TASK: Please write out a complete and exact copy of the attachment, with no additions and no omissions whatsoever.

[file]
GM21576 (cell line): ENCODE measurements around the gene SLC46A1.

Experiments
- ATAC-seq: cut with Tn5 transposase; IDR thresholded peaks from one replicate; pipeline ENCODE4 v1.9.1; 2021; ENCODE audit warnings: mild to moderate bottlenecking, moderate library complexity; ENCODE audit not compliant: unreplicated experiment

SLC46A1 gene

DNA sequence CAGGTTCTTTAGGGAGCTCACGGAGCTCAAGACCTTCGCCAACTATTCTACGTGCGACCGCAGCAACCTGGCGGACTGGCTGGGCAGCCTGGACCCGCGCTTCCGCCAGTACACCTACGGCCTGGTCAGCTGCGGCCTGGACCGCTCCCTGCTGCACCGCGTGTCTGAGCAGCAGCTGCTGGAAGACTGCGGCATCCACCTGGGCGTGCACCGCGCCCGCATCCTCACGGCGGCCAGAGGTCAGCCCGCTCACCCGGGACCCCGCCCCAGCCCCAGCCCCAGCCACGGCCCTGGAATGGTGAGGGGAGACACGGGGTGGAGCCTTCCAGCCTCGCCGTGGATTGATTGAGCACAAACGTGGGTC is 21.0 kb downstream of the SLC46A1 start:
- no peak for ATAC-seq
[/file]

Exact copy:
GM21576 (cell line): ENCODE measurements around the gene SLC46A1.

Experiments
- ATAC-seq: cut with Tn5 transposase; IDR thresholded peaks from one replicate; pipeline ENCODE4 v1.9.1; 2021; ENCODE audit warnings: mild to moderate bottlenecking, moderate library complexity; ENCODE audit not compliant: unreplicated experiment

SLC46A1 gene

DNA sequence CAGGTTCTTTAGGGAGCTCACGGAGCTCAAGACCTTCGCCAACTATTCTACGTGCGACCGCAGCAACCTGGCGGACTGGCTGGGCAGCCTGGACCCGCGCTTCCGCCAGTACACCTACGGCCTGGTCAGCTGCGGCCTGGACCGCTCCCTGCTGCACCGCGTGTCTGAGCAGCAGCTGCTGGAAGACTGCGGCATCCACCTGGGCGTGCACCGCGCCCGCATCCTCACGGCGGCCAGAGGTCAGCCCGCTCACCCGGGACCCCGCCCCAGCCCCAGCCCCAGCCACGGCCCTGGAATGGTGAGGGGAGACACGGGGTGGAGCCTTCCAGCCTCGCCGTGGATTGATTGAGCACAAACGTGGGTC is 21.0 kb downstream of the SLC46A1 start:
- no peak for ATAC-seq